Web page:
• What is concepting?
  • Working with clients
  • Doing your research
  • Determining the core values of a product or service
  • Using free association
  • Building the written descriptives
  • Using search engines to fuel ideas
  • Flipping your ideas 180 degrees
  • Creating a rough sketch
  • Defining the refined sketch
Subjects:
Design Design Skills Design Business
Author:
Craig Smallish

Using the free-association process

Having already cranked out some strong concept foundations and several good core values, we're going to keep the gears turning. Our goal remains to come up with as many different ideas as we can. Our next concept strategy free-association is actually a Sigmund Freud retrofit that's geared for the creative industry. Where Freud, the father of modern psychology used this process as a tool for psycho-analysis. We'll be using it as a resource to uncover additional concept ideas.

Free association is a relatively simple process and it works through building lists of related things. Phrases, images, whatever comes to mind through spontaneous thought. We'll begin by using our core values as a springboard. From there, we'll jot down the very next thing that comes to mind and followed by the next and so on. The aim is for spontaneity to lead us into uncharted territory revealing concepts that we may not have considered.

It's important to keep the flow spontaneous without too much premeditated thought about either our client or the project. As an example let's begin by using one of the core values that we previously identified for that floor cleaner product. A sense of youthful confidence. With that in mind, I compose my list of free association terms, leading with Steve McQueen. Checkered flag, that led me to a pit crew, and victory lap, and so on.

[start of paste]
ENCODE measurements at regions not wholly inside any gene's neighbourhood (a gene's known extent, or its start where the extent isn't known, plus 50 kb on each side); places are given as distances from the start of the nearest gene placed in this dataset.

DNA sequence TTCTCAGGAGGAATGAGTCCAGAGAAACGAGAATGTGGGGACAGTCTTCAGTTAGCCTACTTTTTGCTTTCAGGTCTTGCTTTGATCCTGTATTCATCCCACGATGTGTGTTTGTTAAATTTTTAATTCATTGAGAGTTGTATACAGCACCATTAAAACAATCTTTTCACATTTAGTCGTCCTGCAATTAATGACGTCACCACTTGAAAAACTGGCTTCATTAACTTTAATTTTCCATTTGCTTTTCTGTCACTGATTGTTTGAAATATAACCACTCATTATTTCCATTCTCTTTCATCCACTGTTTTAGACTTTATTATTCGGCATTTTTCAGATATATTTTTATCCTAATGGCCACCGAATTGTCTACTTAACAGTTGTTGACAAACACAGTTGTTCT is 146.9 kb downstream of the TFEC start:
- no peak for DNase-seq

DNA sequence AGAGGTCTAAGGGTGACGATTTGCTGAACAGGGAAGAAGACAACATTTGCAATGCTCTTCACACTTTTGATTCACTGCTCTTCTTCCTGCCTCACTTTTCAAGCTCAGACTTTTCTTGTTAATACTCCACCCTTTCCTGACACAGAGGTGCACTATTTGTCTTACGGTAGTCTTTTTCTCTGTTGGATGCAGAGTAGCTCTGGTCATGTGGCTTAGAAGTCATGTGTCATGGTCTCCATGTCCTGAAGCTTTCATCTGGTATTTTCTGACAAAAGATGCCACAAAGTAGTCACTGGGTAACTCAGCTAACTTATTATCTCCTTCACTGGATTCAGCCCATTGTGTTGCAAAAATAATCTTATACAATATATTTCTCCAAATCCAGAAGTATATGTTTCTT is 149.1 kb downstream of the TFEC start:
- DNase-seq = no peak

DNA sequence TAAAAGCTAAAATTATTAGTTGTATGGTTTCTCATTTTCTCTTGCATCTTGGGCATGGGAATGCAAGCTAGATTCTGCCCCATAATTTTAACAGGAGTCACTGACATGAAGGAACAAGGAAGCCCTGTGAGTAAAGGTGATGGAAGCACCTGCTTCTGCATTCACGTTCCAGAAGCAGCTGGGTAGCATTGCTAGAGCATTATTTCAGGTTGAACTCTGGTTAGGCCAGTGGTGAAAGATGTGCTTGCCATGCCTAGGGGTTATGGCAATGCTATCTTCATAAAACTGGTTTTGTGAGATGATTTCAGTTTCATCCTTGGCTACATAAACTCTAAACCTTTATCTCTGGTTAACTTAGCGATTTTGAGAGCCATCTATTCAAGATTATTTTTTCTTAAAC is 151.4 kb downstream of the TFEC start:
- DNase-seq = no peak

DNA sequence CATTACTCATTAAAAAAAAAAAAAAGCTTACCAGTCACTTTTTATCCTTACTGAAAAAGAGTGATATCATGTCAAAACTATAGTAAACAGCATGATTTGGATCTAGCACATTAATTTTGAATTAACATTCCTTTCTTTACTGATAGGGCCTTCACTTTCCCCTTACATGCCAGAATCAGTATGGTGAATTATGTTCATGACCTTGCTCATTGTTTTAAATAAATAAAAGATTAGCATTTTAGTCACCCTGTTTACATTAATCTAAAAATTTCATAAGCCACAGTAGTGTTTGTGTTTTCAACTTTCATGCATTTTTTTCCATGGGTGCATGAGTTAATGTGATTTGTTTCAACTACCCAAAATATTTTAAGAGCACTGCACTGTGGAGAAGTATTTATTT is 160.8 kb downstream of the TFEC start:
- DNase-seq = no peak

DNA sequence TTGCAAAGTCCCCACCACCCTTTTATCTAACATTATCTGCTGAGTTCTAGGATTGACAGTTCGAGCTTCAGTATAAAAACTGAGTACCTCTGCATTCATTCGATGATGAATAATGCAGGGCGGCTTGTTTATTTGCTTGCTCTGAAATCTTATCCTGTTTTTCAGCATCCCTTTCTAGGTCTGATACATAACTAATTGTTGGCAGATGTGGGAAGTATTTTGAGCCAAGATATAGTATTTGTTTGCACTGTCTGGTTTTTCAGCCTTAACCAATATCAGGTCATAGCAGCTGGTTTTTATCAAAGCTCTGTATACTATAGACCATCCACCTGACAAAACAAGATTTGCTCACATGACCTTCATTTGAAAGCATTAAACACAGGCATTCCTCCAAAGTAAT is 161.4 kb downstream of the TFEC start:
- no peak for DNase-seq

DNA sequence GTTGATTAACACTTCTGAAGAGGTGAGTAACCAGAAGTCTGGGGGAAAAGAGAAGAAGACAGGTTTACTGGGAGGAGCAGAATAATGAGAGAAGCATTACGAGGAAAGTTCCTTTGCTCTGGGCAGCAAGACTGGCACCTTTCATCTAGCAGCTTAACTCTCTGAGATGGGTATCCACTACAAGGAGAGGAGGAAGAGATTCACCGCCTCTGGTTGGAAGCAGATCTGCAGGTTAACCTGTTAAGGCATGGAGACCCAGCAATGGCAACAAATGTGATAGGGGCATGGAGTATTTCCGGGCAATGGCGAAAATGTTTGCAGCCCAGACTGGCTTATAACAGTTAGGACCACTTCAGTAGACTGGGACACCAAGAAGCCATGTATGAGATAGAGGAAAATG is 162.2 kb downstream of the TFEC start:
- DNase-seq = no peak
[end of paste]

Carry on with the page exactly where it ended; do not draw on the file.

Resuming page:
The fact is, that list could have gone on indefinitely. As we run through the process, we'll want to document the output. Even quick notations are fine. Followed up with small visuals is helpful is helpful for reference as we move from written word to sketched image. We'll want to repeat the process as many times as possible beginning with all of our available core values. We can even use elements from our story telling and question and answer process when we start free-association.

Again, the emphasis is on creating volume. Even though we have a brief list, let's see if we can't target something to spur an idea. As we're scanning through the list, we now need to consider how these things could relate conceptually to the floor cleaner. Now, I'm being drawn to these two themes, efficiency and speed and the pit crew. And I'm associating them with the idea that this floor cleaner works so well. It's kind of like having your own pit crew in your house, helping you get things done quickly and efficiently.

I can easily see a concept developing there. In actual practice, we'll have a much more substantial list of free-association material to draw from. But even with this short list, we can begin to see content and value. Sometimes the content will be closely related to the product. Other times those relationships are going to be pretty distant. Either way is fine. This is a prime example of how important it is to create a volume of material to work from. It's also really important to acknowledge the fact that the vast majority of the stuff that we produce might never be used.

The more we produce though, the greater the selection we'll have. When we use free association, it allows us to expand our range of ideas and covering even greater potential.